EU offer of free-trade pact still stands

EU trade chief Karel De Gucht in Athens yesterday. Photo: ReutersEU trade chief Karel De Gucht in Athens yesterday. Photo: Reuters

Ukraine would see the economic benefits of a free-trade deal with the European Union within weeks of signing the accord, helping the near-bankrupt nation’s standing in the eyes of its creditors, the EU’s trade chief said yesterday.

Despite the upheaval since pro-EU Ukrainians drove the Russian-backed President Viktor Yanukovych from power, EU Trade Commissioner Karel De Gucht told Reuters that Brussels’ offer of a comprehensive trade deal was Ukraine’s for the taking.

“The offer stands, that’s very clear. We are ready to sign when Ukraine is ready to sign,” De Gucht said in an interview following a meeting of EU trade ministers in Athens.

“The benefits will be seen a couple of weeks after the signature.”

Unrest erupted in Ukraine after Yanukovych abandoned the proposed trade pact with the EU and turned instead towards Moscow, which offered a $15 billion bailout and cheaper supplies of natural gas.

Compared to billions of dollars in cheap loans, even the EU’s offer of unfettered access to the 28-nation bloc’s 500 million consumers could not compete, crushing Brussels efforts to build closer relations with its eastern neighbours. But in a dramatic turn of events at the weekend, Ukraine’s Parliament voted Yanukovych out of office and set early presidential elections for May 25.

That gives the European Union a second chance to offer Ukraine a deal that De Gucht said would save Ukrainian exporters almost €500 million a year in cuts in EU import duties and mean a historic shift away from Russia.

De Gucht said it was up to Ukraine and EU leaders to decide whether they sign the association agreement now or after the May elections. Whatever the choice, Brussels is ready to implement the free-trade deal immediately and the European Parliament has agreed to approve it, De Gucht said.

In the long run, Ukraine’s economic output could grow an additional 1 per cent a year because of increased exports in goods and services, as well as more European investment in Ukraine, according to an EU study.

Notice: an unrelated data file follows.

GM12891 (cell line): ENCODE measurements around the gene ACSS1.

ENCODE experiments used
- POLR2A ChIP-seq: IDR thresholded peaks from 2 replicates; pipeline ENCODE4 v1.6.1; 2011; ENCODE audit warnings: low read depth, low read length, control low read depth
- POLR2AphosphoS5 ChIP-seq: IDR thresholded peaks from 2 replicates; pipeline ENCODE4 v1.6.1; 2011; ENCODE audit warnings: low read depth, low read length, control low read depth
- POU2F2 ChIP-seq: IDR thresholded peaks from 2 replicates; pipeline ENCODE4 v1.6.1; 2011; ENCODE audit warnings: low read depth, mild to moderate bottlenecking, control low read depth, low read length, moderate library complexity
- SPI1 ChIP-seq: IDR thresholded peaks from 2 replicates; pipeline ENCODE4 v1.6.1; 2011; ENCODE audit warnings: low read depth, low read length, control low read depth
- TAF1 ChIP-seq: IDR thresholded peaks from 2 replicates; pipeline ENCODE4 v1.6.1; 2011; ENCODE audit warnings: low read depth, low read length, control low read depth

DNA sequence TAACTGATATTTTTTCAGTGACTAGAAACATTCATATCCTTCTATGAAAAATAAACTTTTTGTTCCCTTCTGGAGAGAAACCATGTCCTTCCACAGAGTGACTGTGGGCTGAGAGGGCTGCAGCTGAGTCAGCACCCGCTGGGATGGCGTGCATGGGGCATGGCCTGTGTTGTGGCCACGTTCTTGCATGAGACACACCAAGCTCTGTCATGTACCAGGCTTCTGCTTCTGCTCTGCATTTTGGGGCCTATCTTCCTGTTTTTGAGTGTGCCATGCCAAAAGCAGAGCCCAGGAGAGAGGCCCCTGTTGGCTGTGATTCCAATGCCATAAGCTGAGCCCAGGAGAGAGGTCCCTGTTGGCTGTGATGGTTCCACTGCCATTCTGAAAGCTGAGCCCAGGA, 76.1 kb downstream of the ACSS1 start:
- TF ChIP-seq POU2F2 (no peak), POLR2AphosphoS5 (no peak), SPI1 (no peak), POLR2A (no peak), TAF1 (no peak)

Under the accord, the EU will open access to its market more quickly so the country will enjoy better access to the bloc than the EU will get in Ukraine in the first few years.

One reason Yanukovych rejected the deal in November was because he said it would cost Kiev $500 billion in trade with Russia over the coming years, while implementing EU legal and other standards would cost another $104 billion.

De Gucht countered that Ukraine would be free to continue to trade with Russia, while Ukrainian companies would receive technical help and funds to help adapt to EU regulations and bid for lucrative EU public works contracts.

Russia is trying to maintain its influence over Ukraine and other newly-independent states it dominated during the Soviet era, especially those with energy pipelines and large ethnic Russian communities.

Moscow is offering Ukraine membership of its customs union with Belarus and Kazakhstan, an area that Ukraine could not be a part of if it joined the EU’s pact because Belarus and Kazakhstan are not members of the World Trade Organisation.

De Gucht said the EU’s offer was not directed against Russia. He said the so-called association agreement with the European Union, which includes the free-trade deal, was a special opening for modernising Ukraine’s sick economy.

“Much more important is the dynamic that would result from such an agreement and yes it would influence the judgement of international investors and creditors with respect to Ukraine,” said De Gucht, a Belgian lawyer.

“What is of importance is to bring together all the elements to give Ukraine a new future. That will imply financial support because they are in a very dismal financial situation. It is also about this deep and compre­hensive free-trade agreement, which gives them a unique opportunity .”


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